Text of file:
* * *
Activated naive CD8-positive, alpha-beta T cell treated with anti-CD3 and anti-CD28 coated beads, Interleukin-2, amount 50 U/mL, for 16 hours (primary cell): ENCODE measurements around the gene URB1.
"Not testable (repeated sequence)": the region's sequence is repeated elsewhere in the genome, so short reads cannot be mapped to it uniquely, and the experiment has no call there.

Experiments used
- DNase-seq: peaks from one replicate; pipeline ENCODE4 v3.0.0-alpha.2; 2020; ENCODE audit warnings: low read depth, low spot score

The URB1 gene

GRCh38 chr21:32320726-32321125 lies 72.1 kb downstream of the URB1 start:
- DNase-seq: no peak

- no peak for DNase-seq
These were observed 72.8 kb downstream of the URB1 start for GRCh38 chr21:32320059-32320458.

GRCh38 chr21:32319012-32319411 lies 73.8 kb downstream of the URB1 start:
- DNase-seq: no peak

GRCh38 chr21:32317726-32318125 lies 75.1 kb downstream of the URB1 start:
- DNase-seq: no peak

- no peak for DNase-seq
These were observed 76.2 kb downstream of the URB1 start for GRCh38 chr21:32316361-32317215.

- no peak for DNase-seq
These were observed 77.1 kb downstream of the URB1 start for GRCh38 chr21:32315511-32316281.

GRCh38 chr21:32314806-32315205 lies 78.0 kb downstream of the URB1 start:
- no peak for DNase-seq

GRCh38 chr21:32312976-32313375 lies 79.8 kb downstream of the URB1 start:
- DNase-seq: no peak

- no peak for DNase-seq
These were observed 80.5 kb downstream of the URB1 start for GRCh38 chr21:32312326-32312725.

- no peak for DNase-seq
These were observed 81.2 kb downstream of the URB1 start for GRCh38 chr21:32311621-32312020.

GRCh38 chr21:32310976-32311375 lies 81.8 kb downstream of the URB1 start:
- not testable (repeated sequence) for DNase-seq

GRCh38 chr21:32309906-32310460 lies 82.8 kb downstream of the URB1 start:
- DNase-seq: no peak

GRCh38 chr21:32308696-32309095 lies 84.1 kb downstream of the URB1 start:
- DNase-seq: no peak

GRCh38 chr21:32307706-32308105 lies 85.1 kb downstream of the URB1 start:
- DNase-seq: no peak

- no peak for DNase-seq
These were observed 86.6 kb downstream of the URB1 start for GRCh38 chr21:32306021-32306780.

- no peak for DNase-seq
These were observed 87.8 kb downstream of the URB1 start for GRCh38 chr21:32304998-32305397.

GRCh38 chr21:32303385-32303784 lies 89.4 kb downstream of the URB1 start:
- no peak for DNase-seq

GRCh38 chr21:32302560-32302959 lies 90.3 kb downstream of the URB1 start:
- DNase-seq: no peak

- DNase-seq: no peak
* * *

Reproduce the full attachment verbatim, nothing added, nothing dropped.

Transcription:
Activated naive CD8-positive, alpha-beta T cell treated with anti-CD3 and anti-CD28 coated beads, Interleukin-2, amount 50 U/mL, for 16 hours (primary cell): ENCODE measurements around the gene URB1.
"Not testable (repeated sequence)": the region's sequence is repeated elsewhere in the genome, so short reads cannot be mapped to it uniquely, and the experiment has no call there.

Experiments used
- DNase-seq: peaks from one replicate; pipeline ENCODE4 v3.0.0-alpha.2; 2020; ENCODE audit warnings: low read depth, low spot score

The URB1 gene

GRCh38 chr21:32320726-32321125 lies 72.1 kb downstream of the URB1 start:
- DNase-seq: no peak

- no peak for DNase-seq
These were observed 72.8 kb downstream of the URB1 start for GRCh38 chr21:32320059-32320458.

GRCh38 chr21:32319012-32319411 lies 73.8 kb downstream of the URB1 start:
- DNase-seq: no peak

GRCh38 chr21:32317726-32318125 lies 75.1 kb downstream of the URB1 start:
- DNase-seq: no peak

- no peak for DNase-seq
These were observed 76.2 kb downstream of the URB1 start for GRCh38 chr21:32316361-32317215.

- no peak for DNase-seq
These were observed 77.1 kb downstream of the URB1 start for GRCh38 chr21:32315511-32316281.

GRCh38 chr21:32314806-32315205 lies 78.0 kb downstream of the URB1 start:
- no peak for DNase-seq

GRCh38 chr21:32312976-32313375 lies 79.8 kb downstream of the URB1 start:
- DNase-seq: no peak

- no peak for DNase-seq
These were observed 80.5 kb downstream of the URB1 start for GRCh38 chr21:32312326-32312725.

- no peak for DNase-seq
These were observed 81.2 kb downstream of the URB1 start for GRCh38 chr21:32311621-32312020.

GRCh38 chr21:32310976-32311375 lies 81.8 kb downstream of the URB1 start:
- not testable (repeated sequence) for DNase-seq

GRCh38 chr21:32309906-32310460 lies 82.8 kb downstream of the URB1 start:
- DNase-seq: no peak

GRCh38 chr21:32308696-32309095 lies 84.1 kb downstream of the URB1 start:
- DNase-seq: no peak

GRCh38 chr21:32307706-32308105 lies 85.1 kb downstream of the URB1 start:
- DNase-seq: no peak

- no peak for DNase-seq
These were observed 86.6 kb downstream of the URB1 start for GRCh38 chr21:32306021-32306780.

- no peak for DNase-seq
These were observed 87.8 kb downstream of the URB1 start for GRCh38 chr21:32304998-32305397.

GRCh38 chr21:32303385-32303784 lies 89.4 kb downstream of the URB1 start:
- no peak for DNase-seq

GRCh38 chr21:32302560-32302959 lies 90.3 kb downstream of the URB1 start:
- DNase-seq: no peak

- DNase-seq: no peak